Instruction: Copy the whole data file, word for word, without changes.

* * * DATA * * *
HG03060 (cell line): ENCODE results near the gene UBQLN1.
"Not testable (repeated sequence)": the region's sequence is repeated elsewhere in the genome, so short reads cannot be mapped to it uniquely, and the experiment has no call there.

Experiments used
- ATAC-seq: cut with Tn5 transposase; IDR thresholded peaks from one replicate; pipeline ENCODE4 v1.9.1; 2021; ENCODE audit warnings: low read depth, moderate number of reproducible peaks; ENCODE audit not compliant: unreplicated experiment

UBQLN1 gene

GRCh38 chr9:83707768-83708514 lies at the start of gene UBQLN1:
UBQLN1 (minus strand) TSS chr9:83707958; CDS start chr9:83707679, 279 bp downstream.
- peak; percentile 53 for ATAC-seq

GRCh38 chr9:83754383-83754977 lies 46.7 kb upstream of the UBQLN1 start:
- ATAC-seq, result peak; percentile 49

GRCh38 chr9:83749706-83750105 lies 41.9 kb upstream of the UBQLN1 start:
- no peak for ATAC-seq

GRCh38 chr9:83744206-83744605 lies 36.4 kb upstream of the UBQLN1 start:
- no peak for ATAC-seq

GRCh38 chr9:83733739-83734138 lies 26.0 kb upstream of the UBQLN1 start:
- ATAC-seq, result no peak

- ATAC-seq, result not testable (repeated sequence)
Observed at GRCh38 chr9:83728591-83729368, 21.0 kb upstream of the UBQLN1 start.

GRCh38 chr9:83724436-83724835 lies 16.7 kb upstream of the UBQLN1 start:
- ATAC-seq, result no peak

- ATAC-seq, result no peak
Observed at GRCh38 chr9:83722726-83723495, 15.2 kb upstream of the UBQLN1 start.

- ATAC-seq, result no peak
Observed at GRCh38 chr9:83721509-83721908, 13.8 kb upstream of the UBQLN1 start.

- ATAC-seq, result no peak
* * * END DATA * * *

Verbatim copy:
HG03060 (cell line): ENCODE results near the gene UBQLN1.
"Not testable (repeated sequence)": the region's sequence is repeated elsewhere in the genome, so short reads cannot be mapped to it uniquely, and the experiment has no call there.

Experiments used
- ATAC-seq: cut with Tn5 transposase; IDR thresholded peaks from one replicate; pipeline ENCODE4 v1.9.1; 2021; ENCODE audit warnings: low read depth, moderate number of reproducible peaks; ENCODE audit not compliant: unreplicated experiment

UBQLN1 gene

GRCh38 chr9:83707768-83708514 lies at the start of gene UBQLN1:
UBQLN1 (minus strand) TSS chr9:83707958; CDS start chr9:83707679, 279 bp downstream.
- peak; percentile 53 for ATAC-seq

GRCh38 chr9:83754383-83754977 lies 46.7 kb upstream of the UBQLN1 start:
- ATAC-seq, result peak; percentile 49

GRCh38 chr9:83749706-83750105 lies 41.9 kb upstream of the UBQLN1 start:
- no peak for ATAC-seq

GRCh38 chr9:83744206-83744605 lies 36.4 kb upstream of the UBQLN1 start:
- no peak for ATAC-seq

GRCh38 chr9:83733739-83734138 lies 26.0 kb upstream of the UBQLN1 start:
- ATAC-seq, result no peak

- ATAC-seq, result not testable (repeated sequence)
Observed at GRCh38 chr9:83728591-83729368, 21.0 kb upstream of the UBQLN1 start.

GRCh38 chr9:83724436-83724835 lies 16.7 kb upstream of the UBQLN1 start:
- ATAC-seq, result no peak

- ATAC-seq, result no peak
Observed at GRCh38 chr9:83722726-83723495, 15.2 kb upstream of the UBQLN1 start.

- ATAC-seq, result no peak
Observed at GRCh38 chr9:83721509-83721908, 13.8 kb upstream of the UBQLN1 start.

- ATAC-seq, result no peak